Updated: Coroner releases identity of man killed in fatal crash

A California Highway Patrol officer surveys the scene of a north

The Santa Clara County Coroner identified the man killed in
Thursday’s crash near Buena Vista Avenue and No Name Uno Road as
Steven Kroff, 75, of San Martin.
The Santa Clara County Coroner identified the man killed in Thursday’s crash near Buena Vista Avenue and No Name Uno Road in north Gilroy as Steven Kroff, 75, of San Martin.

About 11:45 a.m. Thursday, Kroff was driving his light blue Sebring convertible southbound on No Name Uno, according to the California Highway Patrol. He stopped at the stop sign for drivers on No Name Uno at Buena Vista before pulling into the intersection, in front of a large, oncoming truck. The tan, four-door Chevrolet Silverado truck, which was being driven westbound on Buena Vista by a 40-year-old Gilroy woman, slammed into the driver’s side of the convertible, its bumper crushing the door into the car. The woman did not have a stop sign.

Kroff was pronounced dead of unspecified wounds at the scene, according to CHP. He was on his cell phone at the time of the collision, police discovered by checking the time of his last call.

The woman driving the truck was transported to the hospital with no visible injuries but complaints of pain, California Highway Patrol Officer Jaime Rios said. He was not sure if she was taken to Saint Louise Regional Hospital just a few minutes down the road or if she had been taken up to San Jose. Based on the evidence gathered so far, it did not appear that the driver of the truck would face any charges, Rios said, and police do not believe drugs or alcohol were involved.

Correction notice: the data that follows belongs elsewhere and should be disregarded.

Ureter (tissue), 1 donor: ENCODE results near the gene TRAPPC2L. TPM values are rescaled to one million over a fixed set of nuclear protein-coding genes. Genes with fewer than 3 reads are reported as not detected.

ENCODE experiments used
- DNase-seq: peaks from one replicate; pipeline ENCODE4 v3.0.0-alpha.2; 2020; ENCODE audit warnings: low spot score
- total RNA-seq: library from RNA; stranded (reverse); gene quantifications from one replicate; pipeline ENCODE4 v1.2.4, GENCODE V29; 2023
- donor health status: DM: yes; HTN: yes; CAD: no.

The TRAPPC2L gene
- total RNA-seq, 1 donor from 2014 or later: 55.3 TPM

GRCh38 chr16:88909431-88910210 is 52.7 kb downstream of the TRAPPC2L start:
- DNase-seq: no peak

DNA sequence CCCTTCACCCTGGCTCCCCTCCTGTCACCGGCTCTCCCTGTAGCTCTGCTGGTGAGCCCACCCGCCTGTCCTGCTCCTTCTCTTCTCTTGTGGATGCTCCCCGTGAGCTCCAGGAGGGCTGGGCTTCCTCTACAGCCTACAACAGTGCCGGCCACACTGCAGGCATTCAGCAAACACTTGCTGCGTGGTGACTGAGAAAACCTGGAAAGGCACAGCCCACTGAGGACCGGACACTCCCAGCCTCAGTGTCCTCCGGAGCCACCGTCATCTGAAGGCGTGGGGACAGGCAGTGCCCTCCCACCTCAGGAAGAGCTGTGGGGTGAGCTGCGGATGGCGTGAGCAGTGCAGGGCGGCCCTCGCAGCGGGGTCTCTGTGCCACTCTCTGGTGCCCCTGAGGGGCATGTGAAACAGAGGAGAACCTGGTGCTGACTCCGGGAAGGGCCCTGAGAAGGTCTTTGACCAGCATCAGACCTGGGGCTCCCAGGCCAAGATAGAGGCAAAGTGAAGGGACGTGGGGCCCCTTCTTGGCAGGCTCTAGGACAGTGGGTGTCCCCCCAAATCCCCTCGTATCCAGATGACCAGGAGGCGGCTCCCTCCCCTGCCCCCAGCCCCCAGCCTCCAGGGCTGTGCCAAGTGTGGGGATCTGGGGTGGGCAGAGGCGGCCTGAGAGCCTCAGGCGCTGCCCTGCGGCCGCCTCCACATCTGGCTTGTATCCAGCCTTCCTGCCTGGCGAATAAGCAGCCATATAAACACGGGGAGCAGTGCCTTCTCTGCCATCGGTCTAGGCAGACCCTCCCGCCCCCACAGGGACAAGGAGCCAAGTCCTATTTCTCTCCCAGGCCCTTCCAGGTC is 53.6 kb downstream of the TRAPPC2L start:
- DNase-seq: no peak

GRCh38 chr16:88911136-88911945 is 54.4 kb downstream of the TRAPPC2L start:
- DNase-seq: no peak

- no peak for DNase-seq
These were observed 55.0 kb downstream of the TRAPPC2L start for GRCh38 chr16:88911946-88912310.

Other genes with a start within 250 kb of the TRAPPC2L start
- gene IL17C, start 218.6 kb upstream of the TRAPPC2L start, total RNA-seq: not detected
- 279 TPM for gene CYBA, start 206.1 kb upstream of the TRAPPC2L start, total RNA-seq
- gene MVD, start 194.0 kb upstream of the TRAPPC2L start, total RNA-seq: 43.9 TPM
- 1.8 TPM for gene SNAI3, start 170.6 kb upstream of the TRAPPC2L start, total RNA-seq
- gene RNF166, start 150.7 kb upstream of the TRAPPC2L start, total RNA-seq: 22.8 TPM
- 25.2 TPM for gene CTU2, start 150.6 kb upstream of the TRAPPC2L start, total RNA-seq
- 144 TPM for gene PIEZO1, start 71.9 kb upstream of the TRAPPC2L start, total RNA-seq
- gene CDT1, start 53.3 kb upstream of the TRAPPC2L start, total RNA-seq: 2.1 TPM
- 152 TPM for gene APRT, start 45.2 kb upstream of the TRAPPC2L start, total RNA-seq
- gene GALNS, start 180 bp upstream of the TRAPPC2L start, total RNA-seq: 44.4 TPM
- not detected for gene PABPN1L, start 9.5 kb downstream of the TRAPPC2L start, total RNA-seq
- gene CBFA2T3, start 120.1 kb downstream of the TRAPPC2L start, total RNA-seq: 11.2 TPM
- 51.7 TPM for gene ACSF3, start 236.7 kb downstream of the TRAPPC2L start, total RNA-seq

Neither driver carried passengers in their cars.

About 1 p.m. Thursday, CHP officers were collecting evidence at the scene, rerouting traffic along No Name Uno and Buena Vista and waiting for the coroner to remove Kroff’s body, which lay under a yellow tarp in the grassy shoulder next to the Sebring. The bumper of the truck, which was so large its hood was about even with the roof of the convertible, had shattered half of the front window. Shards of glass glistened in the road and grass and long black skid marks showed where the woman first hit her brakes.

A neighbor who lives one house down from the corner said accidents occur every month at that intersection.

“It’s ridiculous,” Bill Johansen said. “We need a four-way stop. If you’re not from the area, you don’t know to look extra close.”

Johansen said it’s difficult for eastbound drivers on Buena Vista to see the intersection and that the line marking where drivers on No Name Uno should stop for the stop sign is too far back and should be moved up about six feet.

Last August, Morgan Hill resident Joan Patrick, 96, was killed when the ambulance in which she was being transported collided with a pick-up truck at the same intersection.

“It’s hard to say whether the intersection’s safe or not,” Rios said Thursday at the scene. “The road’s only as safe as the drivers are.”

Kroff’s death marks the second fatal traffic accident this year. On Feb. 4, a man was struck by a car as he tried to cross U.S. 101 on foot. Last year, the first traffic involved fatality didn’t occur until March, Rios said.

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